Marshall was the representative for Kentucky’s 10th congressional district and was a Whig. He served from 1841 to 1843.
From May 1841 to Mar 1843, Marshall missed 512 of 974 roll call votes, which is 52.6%. This is much worse than the median of 26.0% among the lifetime records of representatives serving in Mar 1843. The chart below reports missed votes over time.
We don’t track why legislators miss votes, but it’s often due to medical absenses and major life events.
|Time Period||Votes Eligible||Missed Votes||Percent||Percentile|
|Dec 1841-Mar 1842||204||74||36.3%||77th|
|Dec 1842-Mar 1843||172||101||58.7%||95th|
The information on this page is originally sourced from a variety of materials, including:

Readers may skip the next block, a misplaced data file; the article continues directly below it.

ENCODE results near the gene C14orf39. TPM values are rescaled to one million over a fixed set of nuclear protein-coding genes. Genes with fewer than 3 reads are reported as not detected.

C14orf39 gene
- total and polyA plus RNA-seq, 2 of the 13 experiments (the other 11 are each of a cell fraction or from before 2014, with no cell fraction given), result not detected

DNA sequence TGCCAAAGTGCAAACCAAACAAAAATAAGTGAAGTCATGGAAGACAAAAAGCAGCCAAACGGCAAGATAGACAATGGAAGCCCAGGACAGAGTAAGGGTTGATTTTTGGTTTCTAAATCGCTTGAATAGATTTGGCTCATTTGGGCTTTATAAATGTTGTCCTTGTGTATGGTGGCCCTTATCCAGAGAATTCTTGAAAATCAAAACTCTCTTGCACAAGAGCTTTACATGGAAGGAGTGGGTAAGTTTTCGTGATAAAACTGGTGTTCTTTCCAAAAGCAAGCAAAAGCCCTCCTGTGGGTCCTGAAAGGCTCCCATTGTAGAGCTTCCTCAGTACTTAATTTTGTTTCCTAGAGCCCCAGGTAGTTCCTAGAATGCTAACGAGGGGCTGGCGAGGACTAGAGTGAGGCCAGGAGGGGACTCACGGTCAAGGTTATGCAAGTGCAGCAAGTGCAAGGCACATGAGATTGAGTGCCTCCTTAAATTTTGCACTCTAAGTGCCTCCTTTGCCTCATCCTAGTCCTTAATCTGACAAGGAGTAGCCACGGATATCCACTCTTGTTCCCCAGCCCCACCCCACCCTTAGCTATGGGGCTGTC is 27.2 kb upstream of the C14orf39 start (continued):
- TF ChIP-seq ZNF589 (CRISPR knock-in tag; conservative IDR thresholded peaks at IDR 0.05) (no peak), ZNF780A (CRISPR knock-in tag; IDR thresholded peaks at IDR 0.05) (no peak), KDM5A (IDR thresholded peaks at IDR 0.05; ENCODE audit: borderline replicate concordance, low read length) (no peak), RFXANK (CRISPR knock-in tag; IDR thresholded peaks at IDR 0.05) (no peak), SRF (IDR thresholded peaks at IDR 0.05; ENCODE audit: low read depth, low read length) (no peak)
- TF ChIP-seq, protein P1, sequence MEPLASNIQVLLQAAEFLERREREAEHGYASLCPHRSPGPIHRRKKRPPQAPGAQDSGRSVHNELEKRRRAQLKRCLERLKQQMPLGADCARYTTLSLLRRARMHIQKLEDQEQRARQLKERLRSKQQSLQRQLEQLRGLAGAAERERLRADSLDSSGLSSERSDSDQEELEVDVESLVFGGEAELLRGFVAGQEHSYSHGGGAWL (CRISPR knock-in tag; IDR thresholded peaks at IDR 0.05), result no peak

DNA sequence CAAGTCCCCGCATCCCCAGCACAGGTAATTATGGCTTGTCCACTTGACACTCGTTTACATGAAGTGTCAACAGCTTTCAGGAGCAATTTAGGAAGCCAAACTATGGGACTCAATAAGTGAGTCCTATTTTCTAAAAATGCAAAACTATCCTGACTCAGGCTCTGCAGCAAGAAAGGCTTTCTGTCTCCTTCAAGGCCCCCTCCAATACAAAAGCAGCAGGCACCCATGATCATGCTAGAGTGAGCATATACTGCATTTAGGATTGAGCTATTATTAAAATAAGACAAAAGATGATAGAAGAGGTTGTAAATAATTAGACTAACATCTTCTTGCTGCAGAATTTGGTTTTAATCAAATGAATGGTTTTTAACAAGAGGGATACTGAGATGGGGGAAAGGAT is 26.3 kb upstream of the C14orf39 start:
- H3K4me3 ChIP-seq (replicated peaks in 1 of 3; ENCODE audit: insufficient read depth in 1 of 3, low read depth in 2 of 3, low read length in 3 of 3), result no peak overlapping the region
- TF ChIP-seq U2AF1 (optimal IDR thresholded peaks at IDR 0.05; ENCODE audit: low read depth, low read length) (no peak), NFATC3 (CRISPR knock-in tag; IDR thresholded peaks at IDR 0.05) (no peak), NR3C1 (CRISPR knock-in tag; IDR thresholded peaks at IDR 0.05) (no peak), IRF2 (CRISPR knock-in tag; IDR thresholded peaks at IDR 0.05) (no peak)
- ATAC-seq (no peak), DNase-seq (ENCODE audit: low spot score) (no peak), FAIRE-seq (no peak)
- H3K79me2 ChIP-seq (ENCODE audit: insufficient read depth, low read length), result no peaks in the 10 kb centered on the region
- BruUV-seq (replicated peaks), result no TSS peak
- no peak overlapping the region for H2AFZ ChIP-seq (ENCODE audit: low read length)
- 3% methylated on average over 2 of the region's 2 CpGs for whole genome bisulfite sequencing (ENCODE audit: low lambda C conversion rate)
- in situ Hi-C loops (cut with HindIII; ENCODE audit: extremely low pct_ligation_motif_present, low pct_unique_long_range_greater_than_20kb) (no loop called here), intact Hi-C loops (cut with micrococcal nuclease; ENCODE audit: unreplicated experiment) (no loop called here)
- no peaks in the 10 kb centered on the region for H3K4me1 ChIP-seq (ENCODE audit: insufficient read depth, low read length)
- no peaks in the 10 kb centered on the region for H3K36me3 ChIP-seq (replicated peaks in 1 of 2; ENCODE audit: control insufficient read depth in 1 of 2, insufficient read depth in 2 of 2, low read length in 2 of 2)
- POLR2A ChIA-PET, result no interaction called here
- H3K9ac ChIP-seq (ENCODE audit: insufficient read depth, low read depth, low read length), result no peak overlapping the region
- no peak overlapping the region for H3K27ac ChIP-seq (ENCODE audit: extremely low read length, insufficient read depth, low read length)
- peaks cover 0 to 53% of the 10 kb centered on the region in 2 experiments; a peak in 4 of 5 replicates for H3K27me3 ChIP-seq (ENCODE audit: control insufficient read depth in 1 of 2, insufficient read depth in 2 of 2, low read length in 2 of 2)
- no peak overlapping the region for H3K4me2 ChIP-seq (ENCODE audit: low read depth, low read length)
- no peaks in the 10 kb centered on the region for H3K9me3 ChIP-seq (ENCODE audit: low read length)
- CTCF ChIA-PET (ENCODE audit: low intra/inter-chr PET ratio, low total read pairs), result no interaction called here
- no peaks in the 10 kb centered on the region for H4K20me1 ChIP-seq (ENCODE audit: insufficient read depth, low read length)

- unitedstates/congress-legislators, a community project gathering congressional information
- United States Congressional Roll Call Voting Records, 1789-1990 by Howard L. Rosenthal and Keith T. Poole.
- Martis’s “The Historical Atlas of Political Parties in the United States Congress”, via Keith Poole’s roll call votes data set, for political party affiliation for Members of Congress from 1789 through about year 2000